Now let’s have a glimpse of some of the significant impacts of AAPI individuals throughout the century. The contributions of AAPI individuals to the United States are immense and varied. Among them, Chien-Shiung Wu stands out as a Chinese immigrant who left an indelible mark on physics, including significant work for the Manhattan Project.
In the technological landscape, Ajay V. Bhatt, an Indian-born computer architect, has been instrumental in developing widely used innovations such as the USB. Further, in the medical field, Filipino American physician Katherine Luzuriaga has spearheaded the development of early diagnostic tests for HIV in children and conducted essential research into antiretroviral therapies.
5 Facts About The Asian American and Pacific Islanders
- The AAPI community comprises over 50 distinct ethnic groups, making it an incredibly diverse demographic.
- Based on UCLA’s Holywood Diversity Report 2023, Asian American artists only account for 6.5% of film roles despite their significant population.
- In a 2023 AAPI Data Diversity in American Life Survey, Asian American workers often feel underrepresented in leadership roles. Only 26% strongly believe they see individuals like themselves in leadership positions or feel encouraged to seek such opportunities. This differs significantly from the overall worker population, where 41% and 43% feel well-represented and supported, respectively.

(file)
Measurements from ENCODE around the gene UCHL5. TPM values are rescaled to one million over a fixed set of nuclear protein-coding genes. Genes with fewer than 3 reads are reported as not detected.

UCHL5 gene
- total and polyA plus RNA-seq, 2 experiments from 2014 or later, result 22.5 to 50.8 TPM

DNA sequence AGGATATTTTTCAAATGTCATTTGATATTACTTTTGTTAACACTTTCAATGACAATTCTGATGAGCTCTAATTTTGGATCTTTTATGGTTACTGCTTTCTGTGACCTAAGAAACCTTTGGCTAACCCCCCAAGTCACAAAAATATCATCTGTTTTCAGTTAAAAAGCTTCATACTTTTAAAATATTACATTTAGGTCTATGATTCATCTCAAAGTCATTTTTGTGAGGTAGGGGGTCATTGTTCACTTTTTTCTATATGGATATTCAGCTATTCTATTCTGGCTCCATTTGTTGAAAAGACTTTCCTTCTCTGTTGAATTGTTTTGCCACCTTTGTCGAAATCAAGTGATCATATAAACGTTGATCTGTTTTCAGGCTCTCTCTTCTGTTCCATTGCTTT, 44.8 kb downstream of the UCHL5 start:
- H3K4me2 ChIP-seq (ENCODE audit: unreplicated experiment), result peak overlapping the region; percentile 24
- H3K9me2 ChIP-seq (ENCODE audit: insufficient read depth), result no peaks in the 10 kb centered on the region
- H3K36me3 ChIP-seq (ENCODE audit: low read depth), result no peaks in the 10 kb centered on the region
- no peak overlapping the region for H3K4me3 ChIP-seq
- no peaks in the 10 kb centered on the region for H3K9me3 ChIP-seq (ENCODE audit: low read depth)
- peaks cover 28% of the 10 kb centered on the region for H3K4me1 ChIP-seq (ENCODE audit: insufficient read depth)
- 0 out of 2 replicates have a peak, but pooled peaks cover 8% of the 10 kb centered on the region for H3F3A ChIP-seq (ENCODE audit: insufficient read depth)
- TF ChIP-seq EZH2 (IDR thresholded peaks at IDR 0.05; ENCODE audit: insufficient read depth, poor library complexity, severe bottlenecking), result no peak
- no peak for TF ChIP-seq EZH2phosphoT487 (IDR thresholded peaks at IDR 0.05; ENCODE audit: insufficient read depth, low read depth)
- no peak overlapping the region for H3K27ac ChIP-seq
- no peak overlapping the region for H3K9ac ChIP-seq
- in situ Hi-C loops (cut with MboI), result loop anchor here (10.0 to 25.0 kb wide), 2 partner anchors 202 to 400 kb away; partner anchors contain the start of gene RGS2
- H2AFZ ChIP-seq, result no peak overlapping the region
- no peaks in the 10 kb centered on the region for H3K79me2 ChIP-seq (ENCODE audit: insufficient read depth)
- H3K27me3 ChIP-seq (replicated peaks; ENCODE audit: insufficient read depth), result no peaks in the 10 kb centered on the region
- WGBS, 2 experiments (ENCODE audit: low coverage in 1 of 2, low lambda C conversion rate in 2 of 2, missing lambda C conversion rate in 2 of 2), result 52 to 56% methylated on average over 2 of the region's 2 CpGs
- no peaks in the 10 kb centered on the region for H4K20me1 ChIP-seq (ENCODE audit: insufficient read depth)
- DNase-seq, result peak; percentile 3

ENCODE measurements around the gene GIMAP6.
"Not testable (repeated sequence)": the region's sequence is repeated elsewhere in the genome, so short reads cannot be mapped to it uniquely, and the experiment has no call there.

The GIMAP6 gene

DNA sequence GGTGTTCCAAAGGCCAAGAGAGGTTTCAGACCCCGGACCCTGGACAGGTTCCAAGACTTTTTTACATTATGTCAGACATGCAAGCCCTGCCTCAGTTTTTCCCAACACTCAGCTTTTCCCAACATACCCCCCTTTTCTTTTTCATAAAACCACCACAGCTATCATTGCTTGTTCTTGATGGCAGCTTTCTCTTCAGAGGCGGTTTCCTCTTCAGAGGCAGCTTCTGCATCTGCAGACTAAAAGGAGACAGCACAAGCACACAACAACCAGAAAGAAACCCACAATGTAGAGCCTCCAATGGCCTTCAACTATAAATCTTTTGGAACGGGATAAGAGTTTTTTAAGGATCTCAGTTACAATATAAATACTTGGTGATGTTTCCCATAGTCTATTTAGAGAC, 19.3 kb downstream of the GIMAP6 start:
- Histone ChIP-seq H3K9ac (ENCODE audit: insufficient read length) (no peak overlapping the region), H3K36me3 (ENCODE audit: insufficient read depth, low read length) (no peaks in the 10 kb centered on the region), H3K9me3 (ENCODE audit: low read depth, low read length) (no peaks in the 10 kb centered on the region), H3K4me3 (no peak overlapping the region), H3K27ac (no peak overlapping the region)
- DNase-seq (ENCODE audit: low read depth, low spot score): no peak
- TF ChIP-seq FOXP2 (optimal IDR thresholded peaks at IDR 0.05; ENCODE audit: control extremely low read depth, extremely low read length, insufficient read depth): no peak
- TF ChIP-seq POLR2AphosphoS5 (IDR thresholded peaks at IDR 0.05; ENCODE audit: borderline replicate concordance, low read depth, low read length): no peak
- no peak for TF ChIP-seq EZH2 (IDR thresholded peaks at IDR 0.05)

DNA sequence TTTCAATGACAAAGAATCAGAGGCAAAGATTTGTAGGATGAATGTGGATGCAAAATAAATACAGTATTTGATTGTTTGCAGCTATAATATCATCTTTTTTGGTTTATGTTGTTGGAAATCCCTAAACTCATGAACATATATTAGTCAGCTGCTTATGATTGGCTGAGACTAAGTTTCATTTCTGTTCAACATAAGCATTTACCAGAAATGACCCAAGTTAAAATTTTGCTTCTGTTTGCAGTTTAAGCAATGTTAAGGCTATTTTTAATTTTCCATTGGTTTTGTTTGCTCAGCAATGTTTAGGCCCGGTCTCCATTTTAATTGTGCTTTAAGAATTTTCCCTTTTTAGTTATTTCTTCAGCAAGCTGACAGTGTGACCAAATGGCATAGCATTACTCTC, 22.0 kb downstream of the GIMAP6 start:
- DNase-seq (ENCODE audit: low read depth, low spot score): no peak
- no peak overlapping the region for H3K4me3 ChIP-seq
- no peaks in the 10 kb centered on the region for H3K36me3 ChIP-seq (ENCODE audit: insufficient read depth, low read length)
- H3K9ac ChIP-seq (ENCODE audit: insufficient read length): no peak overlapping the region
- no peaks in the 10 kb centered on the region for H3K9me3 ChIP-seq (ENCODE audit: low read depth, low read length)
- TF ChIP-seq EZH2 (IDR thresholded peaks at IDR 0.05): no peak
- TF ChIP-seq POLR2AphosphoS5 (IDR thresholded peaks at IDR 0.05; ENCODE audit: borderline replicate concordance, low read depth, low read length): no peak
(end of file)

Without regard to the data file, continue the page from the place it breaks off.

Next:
- US Census Bureau reports In 2020, the estimated number of businesses in the US showed that Asian-owned businesses represented about 1 out of 10, while Native Hawaiian and Pacific Islander (NHPI) owned businesses accounted for about 1 out of 1000.
- In terms of education in 2021, the US Census Bureau says that over half (55.1%) of the Asian population and more than 2 out of 10 (25.0%) of the Native Hawaiian and other Pacific Islanders aged 25 and older in the US held a bachelor's degree or higher
Efforts and Initiatives
Let's take a moment to appreciate the Smithsonian Institution Asian Pacific American Center and its digital campaign, #APAHM. This movement brings heritage into the digital age through virtual exhibitions, online activities, and online resources.
Besides the Smithsonian Institution, the National Endowment for the Humanities has created an AAPI Virtual Bookshelf that shares AAPI experiences. There’s also the National Museum of Asian Art that celebrates Asian American women and men through exhibits and collections. The National Archives holds relevant materials and documents.